Learning from the Logbooks

With the final pair of wings I also received the aircraft logbooks, or, I should say, logbook.  Rather worm-eaten, it is marked as Book IV.  The entries begin in November 1968 and run until the aircraft was retired in 1973.

The logbook details one hard landing and a bird strike, each carefully repaired.  A page is missing which would have documented the last major overhaul of the aircraft.  In all, she flew 355 hours in 655 days, and if this was typical of her activity rate during her whole Indian career I’m confident that the TTAF (total time – airframe) figure given on the final page of 6,942 hours is an accurate total including RAAF service.

A few other interesting papers were stuck into the logbook, including a weight and balance from 1968 and a list of modifications performed or present on the aircraft.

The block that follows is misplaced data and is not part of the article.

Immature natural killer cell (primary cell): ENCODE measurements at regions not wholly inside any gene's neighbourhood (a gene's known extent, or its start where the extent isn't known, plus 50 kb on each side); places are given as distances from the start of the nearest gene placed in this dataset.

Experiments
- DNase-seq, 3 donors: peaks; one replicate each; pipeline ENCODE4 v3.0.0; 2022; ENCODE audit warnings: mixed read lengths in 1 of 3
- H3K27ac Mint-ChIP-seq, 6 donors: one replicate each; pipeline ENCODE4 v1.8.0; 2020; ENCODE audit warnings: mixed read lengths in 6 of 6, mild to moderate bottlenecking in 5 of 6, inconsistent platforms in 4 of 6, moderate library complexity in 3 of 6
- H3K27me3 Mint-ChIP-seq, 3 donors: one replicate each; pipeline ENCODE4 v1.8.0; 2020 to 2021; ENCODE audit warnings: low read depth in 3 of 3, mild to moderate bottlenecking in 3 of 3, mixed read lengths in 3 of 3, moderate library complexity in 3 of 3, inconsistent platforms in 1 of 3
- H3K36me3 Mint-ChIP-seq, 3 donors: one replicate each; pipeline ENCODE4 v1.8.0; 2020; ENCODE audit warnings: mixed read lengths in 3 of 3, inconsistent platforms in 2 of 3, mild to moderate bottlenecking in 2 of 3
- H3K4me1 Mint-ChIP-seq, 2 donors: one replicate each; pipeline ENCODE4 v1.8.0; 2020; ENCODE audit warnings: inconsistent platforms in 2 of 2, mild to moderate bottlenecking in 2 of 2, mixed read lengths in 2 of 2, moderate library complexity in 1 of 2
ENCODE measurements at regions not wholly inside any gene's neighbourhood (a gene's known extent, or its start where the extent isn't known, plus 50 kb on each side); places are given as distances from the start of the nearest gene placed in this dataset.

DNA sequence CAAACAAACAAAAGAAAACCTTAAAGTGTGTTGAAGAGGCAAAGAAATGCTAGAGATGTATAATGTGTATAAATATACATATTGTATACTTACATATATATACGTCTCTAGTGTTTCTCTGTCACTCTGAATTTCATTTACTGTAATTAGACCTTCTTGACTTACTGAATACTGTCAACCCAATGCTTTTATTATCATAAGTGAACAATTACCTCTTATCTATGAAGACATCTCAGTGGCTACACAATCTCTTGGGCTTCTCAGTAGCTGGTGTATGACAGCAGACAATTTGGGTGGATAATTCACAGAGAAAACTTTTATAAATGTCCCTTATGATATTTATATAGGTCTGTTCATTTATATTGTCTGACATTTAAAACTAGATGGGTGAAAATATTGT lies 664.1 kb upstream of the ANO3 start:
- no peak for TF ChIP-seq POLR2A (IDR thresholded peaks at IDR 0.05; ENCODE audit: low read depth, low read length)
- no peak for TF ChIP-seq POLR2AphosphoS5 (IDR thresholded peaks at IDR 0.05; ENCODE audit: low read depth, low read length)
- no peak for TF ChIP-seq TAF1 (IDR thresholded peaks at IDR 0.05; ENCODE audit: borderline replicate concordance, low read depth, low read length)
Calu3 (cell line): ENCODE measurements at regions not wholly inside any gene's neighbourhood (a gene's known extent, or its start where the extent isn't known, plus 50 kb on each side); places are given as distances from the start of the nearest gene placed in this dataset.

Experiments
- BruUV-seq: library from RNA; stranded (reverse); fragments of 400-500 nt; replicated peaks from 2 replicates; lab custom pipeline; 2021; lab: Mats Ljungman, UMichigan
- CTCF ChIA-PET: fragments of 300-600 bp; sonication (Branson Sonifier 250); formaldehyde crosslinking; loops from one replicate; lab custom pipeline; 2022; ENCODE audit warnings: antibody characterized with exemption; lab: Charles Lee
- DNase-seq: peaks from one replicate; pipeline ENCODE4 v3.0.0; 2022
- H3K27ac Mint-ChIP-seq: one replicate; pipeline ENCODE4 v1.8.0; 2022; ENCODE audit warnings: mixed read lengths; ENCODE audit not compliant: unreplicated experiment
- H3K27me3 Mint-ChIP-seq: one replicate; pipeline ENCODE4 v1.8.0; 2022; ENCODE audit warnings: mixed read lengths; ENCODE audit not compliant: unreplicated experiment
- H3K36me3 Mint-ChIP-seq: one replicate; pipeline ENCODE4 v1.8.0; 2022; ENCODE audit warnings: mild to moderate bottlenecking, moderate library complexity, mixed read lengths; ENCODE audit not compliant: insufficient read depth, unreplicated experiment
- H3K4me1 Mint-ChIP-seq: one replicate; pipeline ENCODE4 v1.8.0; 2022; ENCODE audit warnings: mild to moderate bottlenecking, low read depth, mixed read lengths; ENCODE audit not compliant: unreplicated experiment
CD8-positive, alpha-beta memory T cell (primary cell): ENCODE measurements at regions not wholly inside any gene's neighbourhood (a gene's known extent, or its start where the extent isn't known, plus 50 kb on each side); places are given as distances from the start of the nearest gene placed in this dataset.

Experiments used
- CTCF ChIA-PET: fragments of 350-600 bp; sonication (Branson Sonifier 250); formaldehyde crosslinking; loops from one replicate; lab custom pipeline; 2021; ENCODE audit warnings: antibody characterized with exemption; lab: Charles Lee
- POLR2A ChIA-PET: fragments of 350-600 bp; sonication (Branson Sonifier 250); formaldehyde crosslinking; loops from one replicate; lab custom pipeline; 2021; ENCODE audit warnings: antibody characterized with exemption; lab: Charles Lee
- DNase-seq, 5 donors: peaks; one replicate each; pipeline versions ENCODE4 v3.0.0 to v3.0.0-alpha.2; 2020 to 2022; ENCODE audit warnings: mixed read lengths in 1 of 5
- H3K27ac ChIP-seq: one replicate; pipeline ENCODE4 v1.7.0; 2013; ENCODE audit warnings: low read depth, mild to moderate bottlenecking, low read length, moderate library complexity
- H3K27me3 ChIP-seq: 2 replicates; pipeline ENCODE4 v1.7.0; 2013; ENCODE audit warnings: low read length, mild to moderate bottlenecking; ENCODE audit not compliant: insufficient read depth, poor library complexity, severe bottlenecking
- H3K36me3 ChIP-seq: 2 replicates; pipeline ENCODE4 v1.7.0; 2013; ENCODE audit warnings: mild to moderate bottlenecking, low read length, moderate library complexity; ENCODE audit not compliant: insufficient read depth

Check out that battery!  47lbs!  But this also confirms the blind flying hood remained.

Of course I wish I had more documentation, I believe that the flying club that owned A17-370 has since closed its doors but it seems to have been a joint government/private entity.  I still intend to do what I can to track down any other logbooks or documentation that may be out there.  If you think you might be able to help with that, please do drop me a line!

In particular I’m wondering if it might be possible to get in touch with the mechanics who signed the entries in this logbook.  I have their A.M.E. numbers but not their names (the signatures are hard to decipher).  I imagine there must be a database somewhere where A.M.E. numbers can be looked up, but I haven’t been able to find it yet.  As always, I’ll continue to chip away at this research!

Leave a Reply